The cell was cycled at ambient temperature (15° C. -25° C.) under constant current conditions of 0.2 mA cm-2 (discharge) and 0.1 mA cm-2 (charge) between voltage limits of 3.25 V and 1.7 V. FIG. 2 illustrates the cell discharge characteristics as a function of cycle number. The initial capacity corresponds to approximately 70% nominal cathode utilization and approximately 60% of this capacity is available after 85 cycles.
An electrochemical cell similar to that described in Example 1 was made but wherein the polymer electolyte in the electrolyte as such and in the composite cathode had the composition: (PEO)20 LiClO4 plus 50% by weight of ethylene carbonate, i.e. no propylene carbonate. The electrolyte was found to have an ambient temperature (c. 25° C.) ionic conductivity approaching 10-4 ohm cm-1. However, cell performance at 25° C. was poor. When cycled at 50° C. at 0.2/0.1 mA cm-2 discharge/ charge current densities between 2.0 and 3.25 volts, cathode utilizations between 25 and 35% only of nominal were achieved over 13 cycles.
An electrochemical cell similar to that described in Comparative Experiment A was made but wherein the polymer electrolyte in the electrolyte as such had the composition: (PEO)10 LiClO4 plus 70% by weight of ethylene carbonate, i.e. no propylene carbonate.
When tested at ambient temperature at 0.2 mA cm-2 discharge current density to a limit of 2 V, the cell gave about 80% nominal cathode utilization on the first discharge but would not charge.
An electrochemical cell similar to that described in Comparative Experiment A was made but wherein the polymer electrolyte in the electrolyte as such and in the composite cathode had the composition : (PEO)10 LiClO4 plus 50% by weight of propylene carbonate, i.e. no ethylene carbonate.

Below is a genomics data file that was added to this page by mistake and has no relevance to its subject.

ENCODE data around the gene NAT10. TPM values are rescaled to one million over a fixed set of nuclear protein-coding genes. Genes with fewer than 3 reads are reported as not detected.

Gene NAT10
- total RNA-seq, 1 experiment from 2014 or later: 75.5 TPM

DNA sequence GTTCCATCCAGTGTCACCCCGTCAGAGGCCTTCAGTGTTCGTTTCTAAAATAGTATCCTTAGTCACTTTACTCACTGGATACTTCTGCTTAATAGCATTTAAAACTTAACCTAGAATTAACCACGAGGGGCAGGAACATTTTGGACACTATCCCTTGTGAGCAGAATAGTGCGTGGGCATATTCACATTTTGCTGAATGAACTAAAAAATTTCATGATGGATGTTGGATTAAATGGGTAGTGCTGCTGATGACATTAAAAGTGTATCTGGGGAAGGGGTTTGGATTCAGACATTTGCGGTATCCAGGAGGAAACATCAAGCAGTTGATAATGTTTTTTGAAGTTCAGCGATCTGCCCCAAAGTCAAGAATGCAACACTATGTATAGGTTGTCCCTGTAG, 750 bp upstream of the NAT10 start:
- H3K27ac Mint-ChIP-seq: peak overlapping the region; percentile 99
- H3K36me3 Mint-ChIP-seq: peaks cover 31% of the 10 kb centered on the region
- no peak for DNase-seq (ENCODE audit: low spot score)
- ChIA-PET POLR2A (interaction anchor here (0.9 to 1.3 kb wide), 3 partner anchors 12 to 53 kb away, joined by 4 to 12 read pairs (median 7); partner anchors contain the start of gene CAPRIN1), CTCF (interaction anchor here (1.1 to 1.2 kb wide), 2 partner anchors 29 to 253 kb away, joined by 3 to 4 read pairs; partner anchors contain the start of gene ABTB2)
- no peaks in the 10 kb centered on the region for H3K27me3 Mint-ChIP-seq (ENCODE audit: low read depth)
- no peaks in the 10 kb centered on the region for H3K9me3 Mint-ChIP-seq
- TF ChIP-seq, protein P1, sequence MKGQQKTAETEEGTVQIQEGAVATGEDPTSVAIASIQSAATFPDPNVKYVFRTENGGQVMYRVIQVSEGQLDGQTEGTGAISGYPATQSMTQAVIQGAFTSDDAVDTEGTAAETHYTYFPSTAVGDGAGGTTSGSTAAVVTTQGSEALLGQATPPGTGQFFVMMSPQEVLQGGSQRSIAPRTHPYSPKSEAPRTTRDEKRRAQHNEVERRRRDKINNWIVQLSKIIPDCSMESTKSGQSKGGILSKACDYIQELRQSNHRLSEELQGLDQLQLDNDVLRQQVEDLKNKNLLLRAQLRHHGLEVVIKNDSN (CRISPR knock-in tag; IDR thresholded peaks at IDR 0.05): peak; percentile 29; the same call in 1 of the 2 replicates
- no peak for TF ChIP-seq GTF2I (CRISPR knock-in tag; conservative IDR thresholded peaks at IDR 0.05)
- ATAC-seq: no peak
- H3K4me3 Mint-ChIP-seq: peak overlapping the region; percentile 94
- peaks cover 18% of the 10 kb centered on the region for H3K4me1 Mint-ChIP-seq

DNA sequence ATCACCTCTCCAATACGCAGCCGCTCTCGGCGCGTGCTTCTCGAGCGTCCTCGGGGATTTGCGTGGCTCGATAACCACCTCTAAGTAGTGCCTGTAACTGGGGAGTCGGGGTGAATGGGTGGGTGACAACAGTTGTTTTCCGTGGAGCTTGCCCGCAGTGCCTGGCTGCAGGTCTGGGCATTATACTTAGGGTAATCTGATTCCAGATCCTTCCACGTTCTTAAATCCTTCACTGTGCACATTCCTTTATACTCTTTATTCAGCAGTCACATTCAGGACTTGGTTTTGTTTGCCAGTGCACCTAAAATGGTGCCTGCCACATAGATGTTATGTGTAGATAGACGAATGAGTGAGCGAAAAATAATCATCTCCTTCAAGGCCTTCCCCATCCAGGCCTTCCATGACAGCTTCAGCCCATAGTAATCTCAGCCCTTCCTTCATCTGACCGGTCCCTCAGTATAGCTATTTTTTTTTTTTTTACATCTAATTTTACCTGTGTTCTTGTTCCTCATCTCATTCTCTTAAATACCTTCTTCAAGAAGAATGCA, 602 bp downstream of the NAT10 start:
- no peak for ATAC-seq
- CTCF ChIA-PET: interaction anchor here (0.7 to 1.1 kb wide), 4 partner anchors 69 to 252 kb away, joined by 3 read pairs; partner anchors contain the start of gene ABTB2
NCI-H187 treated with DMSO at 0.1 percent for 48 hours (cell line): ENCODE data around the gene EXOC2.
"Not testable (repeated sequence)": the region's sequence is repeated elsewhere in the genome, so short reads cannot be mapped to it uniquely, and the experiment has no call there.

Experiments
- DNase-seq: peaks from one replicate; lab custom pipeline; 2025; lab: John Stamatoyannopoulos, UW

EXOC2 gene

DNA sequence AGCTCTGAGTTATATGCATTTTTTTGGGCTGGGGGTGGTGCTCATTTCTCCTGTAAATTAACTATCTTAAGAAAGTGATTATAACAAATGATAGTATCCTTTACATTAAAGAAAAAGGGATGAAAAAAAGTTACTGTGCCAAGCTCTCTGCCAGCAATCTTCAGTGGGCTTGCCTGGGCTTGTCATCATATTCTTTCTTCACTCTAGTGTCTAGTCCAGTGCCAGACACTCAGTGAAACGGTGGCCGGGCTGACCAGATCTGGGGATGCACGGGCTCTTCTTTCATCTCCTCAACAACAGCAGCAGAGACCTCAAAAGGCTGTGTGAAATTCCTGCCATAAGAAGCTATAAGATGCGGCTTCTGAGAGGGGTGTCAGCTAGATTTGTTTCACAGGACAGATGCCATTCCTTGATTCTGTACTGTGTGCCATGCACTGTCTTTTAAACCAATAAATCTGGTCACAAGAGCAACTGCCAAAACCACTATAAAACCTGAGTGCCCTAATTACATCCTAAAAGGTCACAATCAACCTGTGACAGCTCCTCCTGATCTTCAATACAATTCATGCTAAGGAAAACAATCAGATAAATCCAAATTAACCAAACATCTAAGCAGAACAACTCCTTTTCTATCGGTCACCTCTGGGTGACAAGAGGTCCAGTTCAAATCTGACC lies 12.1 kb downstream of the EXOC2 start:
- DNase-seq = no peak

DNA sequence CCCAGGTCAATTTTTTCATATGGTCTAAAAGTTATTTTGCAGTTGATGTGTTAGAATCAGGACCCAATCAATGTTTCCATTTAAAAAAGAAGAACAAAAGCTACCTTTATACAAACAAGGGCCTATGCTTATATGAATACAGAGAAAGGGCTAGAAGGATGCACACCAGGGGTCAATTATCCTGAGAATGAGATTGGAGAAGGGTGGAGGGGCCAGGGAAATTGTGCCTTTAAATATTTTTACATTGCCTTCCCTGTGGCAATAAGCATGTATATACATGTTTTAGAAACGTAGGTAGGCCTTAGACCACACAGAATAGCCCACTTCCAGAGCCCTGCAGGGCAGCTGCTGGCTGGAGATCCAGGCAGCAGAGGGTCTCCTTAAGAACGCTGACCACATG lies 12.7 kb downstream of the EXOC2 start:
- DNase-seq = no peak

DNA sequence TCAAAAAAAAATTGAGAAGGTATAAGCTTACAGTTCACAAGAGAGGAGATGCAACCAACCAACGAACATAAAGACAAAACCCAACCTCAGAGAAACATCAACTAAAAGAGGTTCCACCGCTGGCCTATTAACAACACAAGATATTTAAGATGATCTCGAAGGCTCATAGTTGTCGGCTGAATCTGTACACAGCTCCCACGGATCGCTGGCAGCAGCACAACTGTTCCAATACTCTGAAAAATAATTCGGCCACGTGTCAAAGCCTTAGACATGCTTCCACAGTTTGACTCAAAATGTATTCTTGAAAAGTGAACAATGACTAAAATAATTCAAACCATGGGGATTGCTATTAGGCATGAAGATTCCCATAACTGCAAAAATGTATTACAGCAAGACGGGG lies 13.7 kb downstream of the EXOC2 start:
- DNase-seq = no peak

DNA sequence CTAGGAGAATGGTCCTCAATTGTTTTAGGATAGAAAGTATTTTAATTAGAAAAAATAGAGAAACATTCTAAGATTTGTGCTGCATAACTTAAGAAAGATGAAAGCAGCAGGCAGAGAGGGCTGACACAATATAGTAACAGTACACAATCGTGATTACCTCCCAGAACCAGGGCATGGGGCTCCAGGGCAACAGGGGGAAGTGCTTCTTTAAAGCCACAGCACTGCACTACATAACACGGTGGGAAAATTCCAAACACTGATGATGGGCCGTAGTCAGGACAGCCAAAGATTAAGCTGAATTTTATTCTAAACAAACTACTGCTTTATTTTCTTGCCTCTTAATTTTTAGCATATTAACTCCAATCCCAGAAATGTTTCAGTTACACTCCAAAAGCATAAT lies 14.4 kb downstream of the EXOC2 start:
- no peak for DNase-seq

When the cell was tested at around 25° C., maximum cathode utilizations of around 35% nominal could only be obtained at low discharge current densities c. 0.01 mAcm-2. These declined to less than 1% after 20 to 30 cycles between 3.25 V and 1.7 V limits.
When the cell was tested at 50° C., 50% of nominal cathode capacity could be obtained at a discharge capacity of 0.25 mA cm-2 but capacity was again observed to decline on cycling.
The results of Comparative Experiments A, B and C show that a high electrolyte conductivity arising from the use of ethylene carbonate or propylene carbonate singly does not necessarily ensure good cell performance especially after extended life and cycling.
A solution of PEO, LiClO4, ethylene carbonate and propylene carbonate in acetonitrile was cast onto release paper and the solvent allowed to evaporate to give a polymer electrolyte film (thickness˜50 micrometers). The composition of the solution was such that the composition of the film was:
[PEO : [2EC : 2PC]]20 : LiClO4
i.e. of the formula (II) herein.
The ionic conductivity of the film was measured as a function of temperature using the standard complex impedance method via impedance data collected by a Solartron 1254 FRA and 1286 ECI combination.
The results are summarised in the FIG. 3 of the accompanying drawings from which it will be seen that ionic conductivity rises from about 10-4 ohm-1 cm-1 at -40° C. to about 10-2 ohm-1 cm-1 at +70° C.
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|US5580678 *||Mar 2, 1994||Dec 3, 1996||Gould Electronics Inc.||Adhesive sealed solid electrolyte cell housed within a ceramic frame and the method for producing it|
|US5620810 *||Jul 22, 1992||Apr 15, 1997||Valence Technology, Inc.||Solid, solvent-containing electrolytes and electrolytic cells produced therefrom|
|US5731104 *||Feb 28, 1997||Mar 24, 1998||Sri International||Batteries, conductive compositions, and conductive films containing organic liquid electrolytes and plasticizers|
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|US5908717 *||Aug 28, 1997||Jun 1, 1999||Motorola, Inc.||Electrolyte composition for rechargeable electrochemical cells|
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|US6506520||Nov 30, 1999||Jan 14, 2003||Matsushita Electric Industrial Co., Ltd.||Non-aqueous electrolyte secondary battery|
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|International Classification||H01M10/052, H01M10/0565, H01M6/16, H01B1/12|
|Cooperative Classification||H01M6/164, Y02E60/122, H01M10/052, H01M10/0565|
|European Classification||H01M10/0565, H01M10/052|